For the past two or three years, the Russian media has drawn attention to baiting stations. In 2015, the newspaper Sobesednik described these facilities as “well-organized brutality,” publishing a story about a bear named Masha that, according to animal rights activists, was mauled by dogs at a baiting station outside Moscow.
Last summer, Elena Bobrova, the president of a regional animal rights charity, told Radio Liberty about a bear named Motya that was used as bait to train hunting and fighting dogs in Perm. The dogs reportedly tore off the animal’s nose and genitals, before ripping out its throat.
In 2016, VITA Animal Rights Center president Irina Novozhilova said that a group of foxes at one baiting station were fed “bits of their own species” by staff she described as “torturers,” “sadists,” and “monsters,” accusing them of starving and blinding the animals.
The Senate’s refusal to pass the legislation has prompted a lively debate on Russian social media. On January 8, publicist Vladimir Tverskoi uploaded graphic footage of two small dogs attacking a muzzled, chained fox. At the time of this writing, the video has been viewed more than 1 million times. The footage was originally shared by Tatyana Mazunova, who worked at several baiting stations near Moscow. People commenting on the video demonstrated a range of views on the issue of animal rights. Some Facebook users said they’d like to see the dogs’ owners in the fox’s place, while others criticized Tverskoi for spreading “sponsored propaganda,” telling him to become a vegetarian if he wants to tell hunters they can’t brutalize animals.
One of Tverskoi’s most vocal critics was Maria Maltseva, a clinical psychologist with a PhD in veterinary medicine and the director of the Russian Society for the Support and Development of Therapy Dogs. Maltseva was, in turn, accused of acting as a paid troll for the hunting lobby.
“No legal baiting station was involved in any of the outrageous practices described by this man [Tverskoi],” Maltseva told Meduza. “This isn’t because hunters are true animal lovers; it’s due to the simple fact that there’s no profit in killing the animal during the baiting process. The stories about bears or boars being ripped apart are sheer nonsense. Just try sinking your teeth into a jeep covered in bearskin, and you’ll see what I mean.”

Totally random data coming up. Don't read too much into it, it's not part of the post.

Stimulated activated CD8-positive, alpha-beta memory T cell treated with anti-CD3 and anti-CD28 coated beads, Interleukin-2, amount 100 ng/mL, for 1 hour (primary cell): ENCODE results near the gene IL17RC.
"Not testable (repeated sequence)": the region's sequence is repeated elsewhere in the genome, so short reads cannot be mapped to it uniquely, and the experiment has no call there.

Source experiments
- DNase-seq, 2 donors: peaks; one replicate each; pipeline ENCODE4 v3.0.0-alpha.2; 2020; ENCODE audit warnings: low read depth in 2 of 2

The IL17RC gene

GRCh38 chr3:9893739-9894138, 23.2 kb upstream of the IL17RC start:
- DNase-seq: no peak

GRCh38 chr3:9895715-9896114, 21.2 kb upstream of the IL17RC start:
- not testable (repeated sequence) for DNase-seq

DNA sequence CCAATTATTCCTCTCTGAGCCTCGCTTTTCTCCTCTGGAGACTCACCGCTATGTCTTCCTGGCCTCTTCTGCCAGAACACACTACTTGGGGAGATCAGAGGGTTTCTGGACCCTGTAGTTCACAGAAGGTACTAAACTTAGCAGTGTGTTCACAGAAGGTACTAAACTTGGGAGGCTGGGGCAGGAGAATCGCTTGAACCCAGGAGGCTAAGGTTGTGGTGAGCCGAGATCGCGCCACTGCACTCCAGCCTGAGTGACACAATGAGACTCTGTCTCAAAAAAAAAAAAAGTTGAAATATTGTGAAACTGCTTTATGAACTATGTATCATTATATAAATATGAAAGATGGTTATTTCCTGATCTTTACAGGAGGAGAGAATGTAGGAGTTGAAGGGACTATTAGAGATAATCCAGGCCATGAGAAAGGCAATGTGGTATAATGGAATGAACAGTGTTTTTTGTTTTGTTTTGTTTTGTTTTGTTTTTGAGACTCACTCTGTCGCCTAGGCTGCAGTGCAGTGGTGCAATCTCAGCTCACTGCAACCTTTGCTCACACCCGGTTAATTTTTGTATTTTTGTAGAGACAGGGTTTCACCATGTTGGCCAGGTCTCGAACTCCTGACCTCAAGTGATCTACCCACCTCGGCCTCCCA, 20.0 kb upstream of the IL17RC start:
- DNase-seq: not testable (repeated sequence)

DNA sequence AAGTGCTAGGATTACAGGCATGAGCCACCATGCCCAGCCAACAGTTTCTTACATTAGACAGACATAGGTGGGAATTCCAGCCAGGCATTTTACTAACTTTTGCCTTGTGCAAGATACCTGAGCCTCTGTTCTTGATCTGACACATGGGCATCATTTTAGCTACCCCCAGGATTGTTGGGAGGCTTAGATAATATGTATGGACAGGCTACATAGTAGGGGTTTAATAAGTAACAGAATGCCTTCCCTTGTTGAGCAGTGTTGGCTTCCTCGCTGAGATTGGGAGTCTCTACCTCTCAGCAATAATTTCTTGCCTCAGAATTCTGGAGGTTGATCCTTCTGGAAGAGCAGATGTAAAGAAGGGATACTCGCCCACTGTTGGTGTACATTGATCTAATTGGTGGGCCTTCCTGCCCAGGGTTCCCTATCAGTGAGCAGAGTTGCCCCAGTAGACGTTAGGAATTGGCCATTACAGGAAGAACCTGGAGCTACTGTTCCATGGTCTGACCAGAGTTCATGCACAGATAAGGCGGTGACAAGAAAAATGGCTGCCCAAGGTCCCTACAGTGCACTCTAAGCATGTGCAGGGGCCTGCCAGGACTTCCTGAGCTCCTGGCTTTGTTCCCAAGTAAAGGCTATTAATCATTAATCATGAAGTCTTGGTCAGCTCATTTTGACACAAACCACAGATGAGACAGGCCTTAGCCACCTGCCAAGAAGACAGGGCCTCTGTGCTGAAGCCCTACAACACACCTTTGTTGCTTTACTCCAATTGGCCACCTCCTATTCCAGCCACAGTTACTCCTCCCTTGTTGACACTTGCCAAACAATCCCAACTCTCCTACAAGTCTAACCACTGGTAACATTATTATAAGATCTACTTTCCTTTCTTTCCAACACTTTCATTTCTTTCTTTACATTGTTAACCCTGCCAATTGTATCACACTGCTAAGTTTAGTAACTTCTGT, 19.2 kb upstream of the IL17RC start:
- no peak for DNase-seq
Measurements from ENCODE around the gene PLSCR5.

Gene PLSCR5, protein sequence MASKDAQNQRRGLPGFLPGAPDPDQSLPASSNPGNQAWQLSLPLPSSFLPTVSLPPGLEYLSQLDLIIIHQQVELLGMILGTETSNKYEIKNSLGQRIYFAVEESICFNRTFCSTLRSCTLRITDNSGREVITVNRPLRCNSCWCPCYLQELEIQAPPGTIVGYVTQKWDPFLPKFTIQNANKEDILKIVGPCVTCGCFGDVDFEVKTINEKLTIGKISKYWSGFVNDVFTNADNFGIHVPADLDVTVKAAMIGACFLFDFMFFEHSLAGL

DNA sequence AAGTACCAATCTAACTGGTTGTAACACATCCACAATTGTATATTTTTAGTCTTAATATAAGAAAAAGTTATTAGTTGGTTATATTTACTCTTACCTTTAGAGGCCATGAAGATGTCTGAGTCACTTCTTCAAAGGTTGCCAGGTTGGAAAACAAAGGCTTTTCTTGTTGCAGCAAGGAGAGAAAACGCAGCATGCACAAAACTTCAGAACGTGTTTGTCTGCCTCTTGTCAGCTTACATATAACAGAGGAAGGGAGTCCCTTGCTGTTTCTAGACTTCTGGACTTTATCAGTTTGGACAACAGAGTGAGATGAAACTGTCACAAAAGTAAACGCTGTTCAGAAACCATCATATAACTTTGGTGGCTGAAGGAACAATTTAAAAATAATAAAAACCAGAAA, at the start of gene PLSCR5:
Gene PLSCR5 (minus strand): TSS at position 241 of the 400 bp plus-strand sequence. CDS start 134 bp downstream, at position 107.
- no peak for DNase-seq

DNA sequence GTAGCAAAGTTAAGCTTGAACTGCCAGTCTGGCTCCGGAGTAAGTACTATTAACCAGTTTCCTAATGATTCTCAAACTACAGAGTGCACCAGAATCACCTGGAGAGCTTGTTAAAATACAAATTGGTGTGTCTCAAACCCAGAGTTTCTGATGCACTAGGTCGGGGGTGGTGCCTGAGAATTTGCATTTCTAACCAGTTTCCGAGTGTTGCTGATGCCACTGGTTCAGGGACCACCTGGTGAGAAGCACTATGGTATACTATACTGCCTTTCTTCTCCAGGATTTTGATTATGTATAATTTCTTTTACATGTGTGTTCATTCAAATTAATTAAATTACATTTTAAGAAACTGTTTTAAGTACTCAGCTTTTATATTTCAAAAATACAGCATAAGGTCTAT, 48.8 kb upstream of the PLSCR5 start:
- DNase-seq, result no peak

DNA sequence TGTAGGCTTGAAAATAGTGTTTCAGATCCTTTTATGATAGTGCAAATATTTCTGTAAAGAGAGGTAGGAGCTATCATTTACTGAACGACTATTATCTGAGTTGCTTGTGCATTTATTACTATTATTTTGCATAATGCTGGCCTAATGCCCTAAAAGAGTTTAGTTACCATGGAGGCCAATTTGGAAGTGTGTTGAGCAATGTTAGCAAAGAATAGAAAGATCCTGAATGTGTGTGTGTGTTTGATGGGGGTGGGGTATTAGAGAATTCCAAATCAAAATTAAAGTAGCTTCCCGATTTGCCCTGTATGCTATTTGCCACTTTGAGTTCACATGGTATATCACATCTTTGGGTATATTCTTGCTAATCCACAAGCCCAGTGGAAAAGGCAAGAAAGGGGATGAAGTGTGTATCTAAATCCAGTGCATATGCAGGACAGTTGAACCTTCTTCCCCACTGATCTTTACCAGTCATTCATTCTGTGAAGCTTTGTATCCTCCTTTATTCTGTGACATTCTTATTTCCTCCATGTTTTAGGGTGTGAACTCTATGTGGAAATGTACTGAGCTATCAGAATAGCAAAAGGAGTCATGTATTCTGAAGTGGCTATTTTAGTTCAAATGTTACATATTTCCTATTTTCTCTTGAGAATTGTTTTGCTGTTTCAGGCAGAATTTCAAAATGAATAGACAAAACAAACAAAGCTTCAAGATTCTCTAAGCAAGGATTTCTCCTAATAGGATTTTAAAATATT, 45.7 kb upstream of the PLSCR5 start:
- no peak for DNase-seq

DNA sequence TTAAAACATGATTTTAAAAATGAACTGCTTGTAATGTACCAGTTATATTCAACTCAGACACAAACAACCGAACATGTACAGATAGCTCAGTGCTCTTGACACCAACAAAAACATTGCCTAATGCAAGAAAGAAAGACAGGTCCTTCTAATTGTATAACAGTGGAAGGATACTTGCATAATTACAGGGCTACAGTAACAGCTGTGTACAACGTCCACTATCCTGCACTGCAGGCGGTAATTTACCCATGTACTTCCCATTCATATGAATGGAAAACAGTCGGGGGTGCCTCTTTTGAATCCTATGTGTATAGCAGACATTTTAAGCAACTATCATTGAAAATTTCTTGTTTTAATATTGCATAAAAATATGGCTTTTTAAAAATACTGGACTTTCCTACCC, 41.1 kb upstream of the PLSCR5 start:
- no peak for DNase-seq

A hunter with 22 years of experience and a professional dog trainer who manages hunting-dog breeding at the Russian Hunting and Fishing Association, Maria Kuzina told Meduza that she’s never heard of bears being killed during baiting. She says the animals at baiting stations aren’t prevented from moving around and can actually defend themselves.
“The dog and the animal engage in a mutual struggle, and the animal isn’t constrained in any way. Even on a chain, a bear can still move freely. The chain is only there to keep it from running away. The animals fight back and are able to swat at the dogs, which they often do,” says Kuzina, dismissing reports that trainers declaw and bind the animals. While boars do have their tusks removed, she admits, the operation is performed surgically, with anesthesia.
Animal rights activists’ main objection to baiting stations concerns the physical and mental suffering inflicted on the animals, but Maltseva says there’s not as much pain involved as people think. “The animals used as bait are adults that already have experience with dogs. They lean into the dogs with their shoulders, where the hide is thick. Animals have 25 percent fewer pain receptors than people and almost none in their shoulders. Their skin is also twice as thick, plus they have fur,” she argues. “They certainly don’t suffer psychologically. They’re facing off against young puppies that only fool around. The animals have fun chasing after them, feeling superior.”
“Animals at testing stations are training the exact same way,” says dog trainer Marina Kuzina. “Some animals are very interesting to watch. They provoke the dog, luring it in and swatting with a paw, instead of ripping it to shreds.” Kuzina says it’s instructors and animal owners who face the real danger at baiting stations.
“Of course, the animals suffer both physically and mentally,” says biologist Ilya Volodin, a senior researcher at Moscow State University’s Biology School. “What should concern us is minimizing this pain. If we want to eliminate animal suffering altogether, we’ll have to ban all zoos and animal testing, and stop making vaccines, and so on. Bioethics can be tricky, you see. It’s a whole subject all its own in higher education, and it’s very hard to draw the lines. I think experts, not laws, should regulate these issues. A sadist shouldn’t be allowed to operate a baiting station. A rational person wouldn’t want his foxes torn apart by dogs because that’s his own money on the line.”